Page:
Here, it cannot be disputed that, at the time Ms. Moss-Jones sat for her deposition, she was “a party interested in the event,” as she and her midwife practice were both named defendants in the action and she was being deposed as a defendant in the action and testifying on her own behalf, as well as her midwife practice. It also cannot be disputed that the Plaintiff, as the administrator of the estate of the deceased, is a person with standing to assert the Dead Man's Statute, and that Ms. Moss-Jones’ testimony concerned transaction(s) or communication(s) with the decedent. As such, the statute would apply to the parts of Ms. Moss-Jones’ deposition testimony concerning those transactions and communications and render those portions inadmissible and excludable (see Kunitz v Funk, 197 AD3d 1006 [2d Dept 2020]; Wall St. Assoc. v Brodsky, 295 AD2d 262 [1st Dept 2002]).
Nevertheless, this Court finds that the Plaintiff has waived his right to assert the Dead Man's statute with respect to the Defendants’ expert's utilization of Ms. Moss-Jones’ deposition transcript in rendering an expert opinion in this matter by Plaintiff's counsel's decision to provide Ms. Moss-Jones’ deposition transcript to his own expert witness for use in the exact same manner.
On consent by the parties and with the permission of the Court, the Plaintiff's expert, Dr. Marc Engelberg, M.D., videotaped his trial testimony on January 7, 2022. The parties agreed that any objections to the videotaped trial testimony would be made on the record at the time, the transcript would be provided to the Court prior to the pre-trial conference, and any objections raised by counsel would be addressed by the Court as soon as possible so that the videotaped trial testimony could be modified as necessary before being played for the jury.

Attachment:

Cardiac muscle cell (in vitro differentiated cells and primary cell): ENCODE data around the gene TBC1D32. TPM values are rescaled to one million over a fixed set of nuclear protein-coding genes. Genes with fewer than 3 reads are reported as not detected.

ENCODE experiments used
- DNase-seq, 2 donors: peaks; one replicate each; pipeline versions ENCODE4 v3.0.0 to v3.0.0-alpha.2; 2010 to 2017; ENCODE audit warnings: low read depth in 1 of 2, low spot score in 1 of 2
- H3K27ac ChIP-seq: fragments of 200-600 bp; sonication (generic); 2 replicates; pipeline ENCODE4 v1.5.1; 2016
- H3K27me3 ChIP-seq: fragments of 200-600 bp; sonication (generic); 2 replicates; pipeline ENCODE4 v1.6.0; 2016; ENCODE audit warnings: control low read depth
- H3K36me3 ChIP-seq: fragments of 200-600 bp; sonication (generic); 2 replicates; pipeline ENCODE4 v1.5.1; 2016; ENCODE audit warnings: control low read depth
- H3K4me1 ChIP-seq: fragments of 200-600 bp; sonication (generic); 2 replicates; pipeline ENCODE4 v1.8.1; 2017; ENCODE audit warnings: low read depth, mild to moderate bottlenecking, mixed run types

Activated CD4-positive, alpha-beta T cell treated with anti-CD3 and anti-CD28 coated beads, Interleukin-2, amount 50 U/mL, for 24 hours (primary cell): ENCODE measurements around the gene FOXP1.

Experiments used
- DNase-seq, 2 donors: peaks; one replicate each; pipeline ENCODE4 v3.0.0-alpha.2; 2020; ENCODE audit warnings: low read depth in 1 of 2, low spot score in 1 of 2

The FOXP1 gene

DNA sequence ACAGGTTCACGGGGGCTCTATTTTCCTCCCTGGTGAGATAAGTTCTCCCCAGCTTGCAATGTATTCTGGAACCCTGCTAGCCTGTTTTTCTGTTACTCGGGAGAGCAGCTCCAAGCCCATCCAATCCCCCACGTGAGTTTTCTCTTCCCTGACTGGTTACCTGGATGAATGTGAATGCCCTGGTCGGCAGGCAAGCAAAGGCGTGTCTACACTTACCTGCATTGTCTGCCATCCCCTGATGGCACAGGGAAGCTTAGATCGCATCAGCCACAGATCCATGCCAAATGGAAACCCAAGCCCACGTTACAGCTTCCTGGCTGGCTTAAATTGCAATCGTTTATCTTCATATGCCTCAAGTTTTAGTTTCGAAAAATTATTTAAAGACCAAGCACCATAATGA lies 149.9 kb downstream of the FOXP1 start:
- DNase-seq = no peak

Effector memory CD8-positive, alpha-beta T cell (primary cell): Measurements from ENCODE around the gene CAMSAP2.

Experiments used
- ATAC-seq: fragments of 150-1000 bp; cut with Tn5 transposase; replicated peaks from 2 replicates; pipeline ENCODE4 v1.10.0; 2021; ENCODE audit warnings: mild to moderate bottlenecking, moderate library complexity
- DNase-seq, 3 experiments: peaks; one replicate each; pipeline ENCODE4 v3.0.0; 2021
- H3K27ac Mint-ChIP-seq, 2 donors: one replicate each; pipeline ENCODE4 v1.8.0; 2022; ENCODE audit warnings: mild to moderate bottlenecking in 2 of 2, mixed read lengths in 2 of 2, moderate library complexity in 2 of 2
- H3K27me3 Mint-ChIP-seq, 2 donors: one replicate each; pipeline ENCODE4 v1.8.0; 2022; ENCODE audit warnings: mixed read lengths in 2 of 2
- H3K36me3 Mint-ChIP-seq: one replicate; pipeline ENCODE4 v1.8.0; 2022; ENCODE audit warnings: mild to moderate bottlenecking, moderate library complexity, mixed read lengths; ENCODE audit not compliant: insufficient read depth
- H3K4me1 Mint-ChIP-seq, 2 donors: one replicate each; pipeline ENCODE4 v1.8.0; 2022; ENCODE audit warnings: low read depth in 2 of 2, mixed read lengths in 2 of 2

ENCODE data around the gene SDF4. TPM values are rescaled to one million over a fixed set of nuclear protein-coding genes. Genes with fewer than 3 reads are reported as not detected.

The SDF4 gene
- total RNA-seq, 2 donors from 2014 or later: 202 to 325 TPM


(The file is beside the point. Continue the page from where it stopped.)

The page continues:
Upon this Court's review of Dr. Engelberg's testimony and the parties’ objections thereto, Dr. Engelberg made clear that, in formulating his professional and expert opinions in this case, he reviewed, among other things, the deposition of Ms. Moss-Jones (Engelberg Transcript: 109:25, 110:3-5). He was questioned at length about Ms. Moss-Jones’ deposition testimony and rendered opinions based upon her prior testimony (Engelberg Transcript: 110-112, 113-114, 118-120, 141-144, 149-150). Counsel for the Plaintiff contends that the questions about Ms. Moss-Jones’ deposition testimony were asked by Defendants’ counsel on cross-examination and constituted an improper effort by counsel to get otherwise inadmissible evidence before the jury. While it is true that Dr. Engelberg was not asked on direct specifically about his review of Ms. Moss-Jones’ deposition testimony, he nevertheless testified on cross examination that his expert opinion was based upon his review of all of the materials and he did specifically acknowledge having reviewed, among other things, Ms. Moss-Jones’ deposition transcript. That such a fact was not elicited on direct does not make the Doctor's testimony that his expert opinion was based on his review of, inter alia, those records less relevant. It is impossible for the Court, in reviewing the transcript of pre-recorded trial testimony, to parse out whether any, all, or none of Dr. Engelberg's expert opinions were formed and based upon Dr. Engelberg's review of the same deposition testimony the Plaintiff now contends is patently inadmissible and excludable under the Dead Man's Statute. By providing the deposition testimony of Ms. Moss-Jones to his expert for use in formulating his expert opinion in this case, the Plaintiff has tacitly acknowledged the relevance and importance of Ms. Moss-Jones’ testimony in rendering an expert opinion in this matter. Indeed, one major aspect of Dr. Engelberg's expert opinion is that the decedent was not properly informed of the risks associated with attempting a VBAC at home under her circumstances. The Doctor's opinions in this regard cannot be divorced from his review of the deposition testimony of Ms. Moss-Jones regarding the discussions and conversations she had with the decedent regarding the risks associated with attempting a VBAC at home under her circumstances.